As requested in the Silver Substance Evaluation Final Decision, transformation/dissolution testing has been performed on a nanosilver powder in three different soils (see section 5.6 in IUCLID). The objective of the study was to determine at what rate and to what extent nanosilver dissolves in soils and to compare this with silver nitrate. Three agricultural soils, representative for the EU, were spiked with 50 mg Ag/kg, as silver nitrate and nanosilver and as a control the same soils were spiked with water. The pore waters of the three soils were sampled in the first 35 days after spiking. In soils spiked with silver nitrate, the concentrations of total silver in the pore water decreased with time illustrating ageing reactions. In contrast, in the nanosilver spiked soils, the total concentration of silver in the pore water increased during the first days after spiking, indicating dissolution of the nanoparticles, followed by a decrease due to the ageing reactions. In all soils and at all times, the total concentration of silver in the pore water was equal or higher for silver nitrate than for nanosilver treatment but differences became smaller at longer equilibration times. The concentrations of truly dissolved silver (<1 kDa) for both silver nitrate and nanosilver follows the same pattern as the total concentration of silver in the pore water but were always lower than the total concentration of silver in the pore water. In one soil (with highest organic content), the truly dissolved silver concentration in the nanosilver treatment decreased to that of the un-amended control soil in contrast with the silver nitrate treatment suggesting that almost all added silver in solution formed colloids >1 kDa.

Fate of nanosilver during sewage treatment

A number of studies of the fate of nanosilver during sewage treatment have been performed and there are also several studies concerned with the effects of nanosilver on sewage treatment bacteria which also include some information on the fate of nanosilver during sewage treatment. These studies have all been performed on simulated sewage treatment systems on a laboratory scale, using different experimental setups and different types of nanosilver materials. Despite the differences between the various studies, a considerable degree of consistency has been observed in terms of the fate of nanosilver during sewage treatment.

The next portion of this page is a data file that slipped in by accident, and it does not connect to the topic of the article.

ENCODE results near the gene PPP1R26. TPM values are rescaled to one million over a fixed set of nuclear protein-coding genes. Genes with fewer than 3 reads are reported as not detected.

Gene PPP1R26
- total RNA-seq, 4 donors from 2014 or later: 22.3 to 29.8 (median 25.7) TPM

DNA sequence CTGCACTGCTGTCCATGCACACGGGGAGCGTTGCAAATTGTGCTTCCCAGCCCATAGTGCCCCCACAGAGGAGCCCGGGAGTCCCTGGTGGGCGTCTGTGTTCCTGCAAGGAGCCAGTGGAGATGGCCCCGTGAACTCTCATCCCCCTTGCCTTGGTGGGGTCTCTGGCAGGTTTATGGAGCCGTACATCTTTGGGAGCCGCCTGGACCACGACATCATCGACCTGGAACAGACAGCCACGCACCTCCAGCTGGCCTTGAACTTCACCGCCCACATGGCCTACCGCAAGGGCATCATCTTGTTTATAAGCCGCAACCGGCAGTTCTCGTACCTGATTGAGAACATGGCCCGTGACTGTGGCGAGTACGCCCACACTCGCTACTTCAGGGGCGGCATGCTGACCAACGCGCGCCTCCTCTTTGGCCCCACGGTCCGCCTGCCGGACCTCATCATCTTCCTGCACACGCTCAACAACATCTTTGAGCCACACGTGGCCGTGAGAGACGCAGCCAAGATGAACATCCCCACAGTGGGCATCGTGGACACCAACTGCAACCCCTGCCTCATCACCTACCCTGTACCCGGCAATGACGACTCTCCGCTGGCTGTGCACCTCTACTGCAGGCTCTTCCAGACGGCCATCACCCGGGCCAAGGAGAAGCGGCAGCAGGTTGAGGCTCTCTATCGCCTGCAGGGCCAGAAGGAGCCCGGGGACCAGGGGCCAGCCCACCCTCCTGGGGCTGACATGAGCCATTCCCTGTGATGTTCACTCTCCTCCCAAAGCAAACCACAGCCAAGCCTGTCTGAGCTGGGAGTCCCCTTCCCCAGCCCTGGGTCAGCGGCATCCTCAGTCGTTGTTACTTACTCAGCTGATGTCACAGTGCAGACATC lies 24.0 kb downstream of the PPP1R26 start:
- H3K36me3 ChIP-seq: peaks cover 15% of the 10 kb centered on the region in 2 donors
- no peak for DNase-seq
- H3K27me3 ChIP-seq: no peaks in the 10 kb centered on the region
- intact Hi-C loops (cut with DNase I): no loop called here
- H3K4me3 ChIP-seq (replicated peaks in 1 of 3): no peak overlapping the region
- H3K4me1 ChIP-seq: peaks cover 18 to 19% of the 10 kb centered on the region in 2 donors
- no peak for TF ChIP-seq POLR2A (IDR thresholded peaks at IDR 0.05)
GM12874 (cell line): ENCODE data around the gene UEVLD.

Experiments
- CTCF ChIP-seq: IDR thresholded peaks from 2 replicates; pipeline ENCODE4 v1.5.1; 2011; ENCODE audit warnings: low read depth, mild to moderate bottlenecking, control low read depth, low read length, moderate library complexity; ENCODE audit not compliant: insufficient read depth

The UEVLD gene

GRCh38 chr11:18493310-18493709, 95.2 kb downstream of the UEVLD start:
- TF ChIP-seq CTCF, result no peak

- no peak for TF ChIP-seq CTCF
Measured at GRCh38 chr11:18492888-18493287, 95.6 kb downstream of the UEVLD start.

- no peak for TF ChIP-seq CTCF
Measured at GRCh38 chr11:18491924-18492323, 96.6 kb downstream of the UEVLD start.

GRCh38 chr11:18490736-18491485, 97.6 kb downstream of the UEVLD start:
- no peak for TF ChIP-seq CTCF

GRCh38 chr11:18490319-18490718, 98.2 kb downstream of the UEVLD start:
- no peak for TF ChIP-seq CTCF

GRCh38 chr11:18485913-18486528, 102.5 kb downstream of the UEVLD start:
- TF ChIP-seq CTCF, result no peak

Hou et al. (2012) studied the fate of nanosilver particles during simulated wastewater treatment processes using citrate coated particles with an average size of 23 nm. Minimal removal was observed during primary settling, although virtually all (over 90%) of the nanosilver was removed to the sludge during the biological treatment phase.

Kaegi et al. (2011) studied the fate of polyoxyethylene fatty acid ester coated nanosilver particles during simulated sewage treatment. Nanosilver particles were only found in the effluent shortly after the initial spiking and effluent concentrations of silver were found to be three orders of magnitude lower than the concentrations in the reactor (99.9% removal). The silver present in the sludge was predominantly in the form of Ag2S and transformation of nanosilver to Ag2S appeared to take approximately two hours, although transformation to Ag2S was only 90% complete.

Tiede et al. (2010) studied the fate of ethylene glycol coated nanosilver in sewage sludge supernatant using batch sorption studies. The majority (90%) of the nanoparticles were found to partition to the sludge phase within six hours, although some of the remaining silver in the supernatant was found to be in the nanoparticle form.

In a study of the toxicity of nanosilver to nitrifying bacteria in sewage treatment (Choi et al. 2009), the majority of the nanoparticles added were found to react with sulfide to form silver sulfide complexes or precipitates. The silver sulfides formed were not found to be oxidised during 18 hours of aeration. This suggests that the silver sulfide formed is unlikely to be oxidised during sewage treatment processes. A further study (Choi and Hu 2009) confirmed that sulfide is an important complexant in the fate of nanosilver during sewage treatment.

Liang et al. (2010) also found that the majority of nanosilver added to a simulated sewage treatment system was associated with the sludge phase. This study also derived a partition coefficient for silver in the reactor of 7100 L/kg and identified that all of the silver in the effluent was in soluble forms using ultrafiltration. This finding differs from some of the other studies (e.g. Tiede et al. 2010) which found that a proportion of the silver in the effluent was present as nanoparticles.